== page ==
The Word was made flesh and dwelt amongst us. O come, let us worship. Alleluia
The Birth of our Lord
Readings (Click the links to see the readings)
Isaiah 62.6-12 | Psalm 97 | Titus 3.4-8a | Luke 2.8-20
Giovanni Pierluigi da Palestrina (d.1594), Hodie Christus natus est, The Sixteen, dir. Harry Christophers
The "good news of great joy" of which the angels sang is that God is not aloof or remote. In that single word, Immanuel, resides the essence of what Christians believe happened at the birth of Jesus. In a divine descent, God entered our world to embrace and show us pure love. Therefore, regardless of whether we feel God’s presence or not, God is near. We don't climb our way to heaven or to God, but rather God comes down to us, moving among and within us, making our ordinary lives extraordinary by his presence. My own favorite Christmas verse, filled with depth of imagery and beautiful cadence, comes from the deuterocanonical book The Wisdom of Solomon: "When all things lay in peace and silence, and night was in the midst of her swift course, God's Almighty Word leapt down from Heaven, out of His Royal Throne" (18:14–15, KJV). …
The Christmas story is about God’s commitment to us. Christmas is not our show, it is God's. Christmas is a divine initiative, when God establishes a tangible relationship of love which Jesus represents. The secret to understanding the angels' song, and therefore really the secret of Christmas, is that it isn't about giving to God, but rather it is about receiving God most fully into our lives. The only one giving in this story is God. We have only to receive this holy miracle that breaks into the night, even in the darkest nights of our lives. God is the central character of this Christmas story, and therefore in all our stories.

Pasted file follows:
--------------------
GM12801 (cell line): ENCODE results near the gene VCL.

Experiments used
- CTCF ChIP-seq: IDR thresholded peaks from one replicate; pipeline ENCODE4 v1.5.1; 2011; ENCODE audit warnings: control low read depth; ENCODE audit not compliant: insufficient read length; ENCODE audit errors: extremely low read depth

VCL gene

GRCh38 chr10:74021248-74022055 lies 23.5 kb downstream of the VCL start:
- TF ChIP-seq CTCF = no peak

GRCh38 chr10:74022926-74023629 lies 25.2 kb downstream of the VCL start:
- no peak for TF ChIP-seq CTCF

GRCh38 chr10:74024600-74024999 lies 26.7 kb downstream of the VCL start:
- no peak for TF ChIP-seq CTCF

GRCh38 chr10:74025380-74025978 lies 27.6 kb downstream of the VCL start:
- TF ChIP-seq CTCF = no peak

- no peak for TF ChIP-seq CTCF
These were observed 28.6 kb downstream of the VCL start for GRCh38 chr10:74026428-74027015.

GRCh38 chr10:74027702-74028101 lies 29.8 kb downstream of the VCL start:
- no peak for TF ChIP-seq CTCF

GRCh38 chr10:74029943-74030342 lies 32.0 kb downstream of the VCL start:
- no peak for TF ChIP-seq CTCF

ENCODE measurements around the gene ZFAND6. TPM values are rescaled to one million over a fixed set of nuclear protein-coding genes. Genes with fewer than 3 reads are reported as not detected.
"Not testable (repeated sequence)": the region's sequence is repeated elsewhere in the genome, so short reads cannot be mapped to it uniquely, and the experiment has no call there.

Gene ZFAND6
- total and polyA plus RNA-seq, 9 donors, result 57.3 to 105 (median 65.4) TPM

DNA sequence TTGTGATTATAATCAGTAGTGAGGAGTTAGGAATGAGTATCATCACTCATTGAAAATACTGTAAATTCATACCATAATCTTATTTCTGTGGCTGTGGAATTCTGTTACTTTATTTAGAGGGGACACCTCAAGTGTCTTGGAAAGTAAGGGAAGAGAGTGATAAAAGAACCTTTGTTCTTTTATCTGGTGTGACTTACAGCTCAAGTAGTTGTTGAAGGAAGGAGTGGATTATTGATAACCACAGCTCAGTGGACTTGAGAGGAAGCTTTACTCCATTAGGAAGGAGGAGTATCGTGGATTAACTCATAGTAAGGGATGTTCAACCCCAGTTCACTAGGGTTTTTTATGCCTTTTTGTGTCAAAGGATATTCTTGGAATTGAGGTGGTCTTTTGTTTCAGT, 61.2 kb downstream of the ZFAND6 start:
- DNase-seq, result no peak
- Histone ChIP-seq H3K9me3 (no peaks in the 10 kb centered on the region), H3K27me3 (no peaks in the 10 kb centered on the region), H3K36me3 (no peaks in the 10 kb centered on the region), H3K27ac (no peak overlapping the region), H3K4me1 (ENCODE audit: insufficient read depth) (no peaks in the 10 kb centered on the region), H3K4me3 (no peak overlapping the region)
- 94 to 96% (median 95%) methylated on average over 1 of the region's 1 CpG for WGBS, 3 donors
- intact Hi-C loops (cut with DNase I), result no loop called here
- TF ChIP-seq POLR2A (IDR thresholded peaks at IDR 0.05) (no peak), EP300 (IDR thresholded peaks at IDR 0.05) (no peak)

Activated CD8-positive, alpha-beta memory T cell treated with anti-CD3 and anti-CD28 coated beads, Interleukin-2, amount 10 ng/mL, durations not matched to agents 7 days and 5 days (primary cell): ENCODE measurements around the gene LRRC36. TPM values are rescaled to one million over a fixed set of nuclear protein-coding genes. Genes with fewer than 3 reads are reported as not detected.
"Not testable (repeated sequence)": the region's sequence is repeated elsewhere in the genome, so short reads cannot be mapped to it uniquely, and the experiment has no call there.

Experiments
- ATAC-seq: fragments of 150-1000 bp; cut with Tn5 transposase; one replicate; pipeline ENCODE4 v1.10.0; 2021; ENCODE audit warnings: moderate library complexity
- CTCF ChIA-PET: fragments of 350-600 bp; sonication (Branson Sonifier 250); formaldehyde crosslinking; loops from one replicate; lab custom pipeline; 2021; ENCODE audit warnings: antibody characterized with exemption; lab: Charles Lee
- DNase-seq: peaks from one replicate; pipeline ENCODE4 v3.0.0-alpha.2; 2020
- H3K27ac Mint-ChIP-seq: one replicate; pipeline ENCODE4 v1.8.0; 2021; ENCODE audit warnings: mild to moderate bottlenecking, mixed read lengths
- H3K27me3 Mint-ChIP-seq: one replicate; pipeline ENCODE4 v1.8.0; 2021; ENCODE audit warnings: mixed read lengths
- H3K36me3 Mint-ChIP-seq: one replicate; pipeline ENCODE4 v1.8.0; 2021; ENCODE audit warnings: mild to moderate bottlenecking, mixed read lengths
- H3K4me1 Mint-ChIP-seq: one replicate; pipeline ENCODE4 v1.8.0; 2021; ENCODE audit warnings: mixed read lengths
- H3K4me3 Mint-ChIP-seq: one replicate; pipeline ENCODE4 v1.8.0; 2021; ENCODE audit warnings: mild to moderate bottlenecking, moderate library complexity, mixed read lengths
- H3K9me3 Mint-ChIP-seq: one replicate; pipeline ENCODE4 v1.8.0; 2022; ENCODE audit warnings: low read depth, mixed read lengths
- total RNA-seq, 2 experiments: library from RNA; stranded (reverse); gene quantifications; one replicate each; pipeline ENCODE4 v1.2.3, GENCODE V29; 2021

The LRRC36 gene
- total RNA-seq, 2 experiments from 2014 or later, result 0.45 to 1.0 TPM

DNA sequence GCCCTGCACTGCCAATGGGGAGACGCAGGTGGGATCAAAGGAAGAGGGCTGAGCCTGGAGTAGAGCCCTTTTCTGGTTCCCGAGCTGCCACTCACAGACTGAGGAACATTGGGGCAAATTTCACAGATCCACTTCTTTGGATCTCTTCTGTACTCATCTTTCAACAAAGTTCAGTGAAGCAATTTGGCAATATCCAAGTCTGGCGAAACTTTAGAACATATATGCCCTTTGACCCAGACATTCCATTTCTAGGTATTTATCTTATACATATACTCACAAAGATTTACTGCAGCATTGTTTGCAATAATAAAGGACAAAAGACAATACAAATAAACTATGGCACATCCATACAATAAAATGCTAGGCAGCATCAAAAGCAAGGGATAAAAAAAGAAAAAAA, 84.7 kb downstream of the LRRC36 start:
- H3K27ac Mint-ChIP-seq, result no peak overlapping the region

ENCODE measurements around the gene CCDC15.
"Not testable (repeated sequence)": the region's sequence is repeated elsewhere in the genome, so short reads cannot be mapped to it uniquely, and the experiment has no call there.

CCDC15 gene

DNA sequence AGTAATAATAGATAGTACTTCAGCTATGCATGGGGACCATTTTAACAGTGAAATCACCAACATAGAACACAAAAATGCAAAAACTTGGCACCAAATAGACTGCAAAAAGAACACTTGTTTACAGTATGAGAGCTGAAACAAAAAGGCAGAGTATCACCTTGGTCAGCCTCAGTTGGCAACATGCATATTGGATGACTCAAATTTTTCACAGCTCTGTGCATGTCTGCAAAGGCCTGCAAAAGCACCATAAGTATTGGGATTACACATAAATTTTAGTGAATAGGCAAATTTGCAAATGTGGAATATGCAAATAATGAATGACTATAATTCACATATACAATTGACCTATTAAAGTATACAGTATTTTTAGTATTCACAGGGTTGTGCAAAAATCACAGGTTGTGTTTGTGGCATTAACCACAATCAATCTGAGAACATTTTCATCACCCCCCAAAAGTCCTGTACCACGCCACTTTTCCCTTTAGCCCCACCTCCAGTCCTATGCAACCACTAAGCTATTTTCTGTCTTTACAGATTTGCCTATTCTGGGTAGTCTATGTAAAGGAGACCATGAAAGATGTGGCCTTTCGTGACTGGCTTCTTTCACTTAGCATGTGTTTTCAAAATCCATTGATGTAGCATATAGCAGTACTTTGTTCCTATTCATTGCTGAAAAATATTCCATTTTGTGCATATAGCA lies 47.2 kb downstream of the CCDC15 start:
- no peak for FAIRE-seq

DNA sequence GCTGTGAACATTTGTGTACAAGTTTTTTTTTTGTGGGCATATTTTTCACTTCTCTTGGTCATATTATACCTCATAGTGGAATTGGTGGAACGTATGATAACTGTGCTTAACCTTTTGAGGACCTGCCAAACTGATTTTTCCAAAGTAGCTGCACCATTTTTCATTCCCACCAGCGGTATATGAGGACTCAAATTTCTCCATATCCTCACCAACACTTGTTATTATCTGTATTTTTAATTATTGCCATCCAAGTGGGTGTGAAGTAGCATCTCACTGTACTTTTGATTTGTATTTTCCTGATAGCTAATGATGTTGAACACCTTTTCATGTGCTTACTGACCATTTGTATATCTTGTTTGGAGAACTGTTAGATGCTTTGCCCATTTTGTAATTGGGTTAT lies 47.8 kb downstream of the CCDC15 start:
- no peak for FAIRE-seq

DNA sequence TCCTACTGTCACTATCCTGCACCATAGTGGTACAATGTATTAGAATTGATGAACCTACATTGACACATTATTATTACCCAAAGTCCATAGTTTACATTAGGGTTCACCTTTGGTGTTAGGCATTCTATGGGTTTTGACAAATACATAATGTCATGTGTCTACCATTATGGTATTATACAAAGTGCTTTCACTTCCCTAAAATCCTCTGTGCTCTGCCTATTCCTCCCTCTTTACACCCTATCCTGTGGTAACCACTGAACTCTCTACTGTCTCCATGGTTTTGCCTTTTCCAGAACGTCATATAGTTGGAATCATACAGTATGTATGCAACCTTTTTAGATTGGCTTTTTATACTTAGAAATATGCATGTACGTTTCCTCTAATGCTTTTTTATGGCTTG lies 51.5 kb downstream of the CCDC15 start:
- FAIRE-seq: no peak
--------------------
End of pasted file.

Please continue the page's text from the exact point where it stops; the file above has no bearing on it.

God of joy, we celebrate the birth of your Son! In churches throughout the world, people are gathering. We are glad that we can celebrate together. Yet when we come to pray, we soon remember that there are many who are not able to be joyful this Christmas: survivors from war and disaster, loved ones of those killed by violence and accident, refugees—herded together behind wire, and people sleeping rough, and too many others. Loving God, we ask for your compassion on those who cannot rejoice. Help us to know how to celebrate and how to show mercy.
Dear Lord, how deeply we pray that the nations of the earth would respond to the gospel of peace, the goodwill your angels announced to the shepherds at Bethlehem. We pray for the people of Bethlehem today—help them somehow to find a way to peace.
We pray for the church; may it truly represent the good news of Jesus. As the church worships the Christ-child, by the power of your Spirit give new love where there is dispute, new hope where there is struggle and setback, and new faith in your power and goodness.
Lord Jesus, you were born as a vulnerable child into an ordinary family, to experience the ups and downs of family life. Often, we feel vulnerable at Christmas time. Be with those who find loneliness hard to bear, who experience hurt or disappointment. Be close to those for whom Christmas is a reminder of tragedy or bereavement. We give thanks for the happiness of Christmas, but we ask that you help us when we feel sadness or distress.
Heal, we pray, all who need restoration in body, soul and spirit. As holidays begin, we ask for rest and safety for those who are taking a break and encouragement for those who need to work.
We thank you, Lord, for the angels' proclamation of peace and goodwill to all and for the promise of eternal life. May your kingdom come and your will be done. We thank you in the name of Jesus whose birth we celebrate.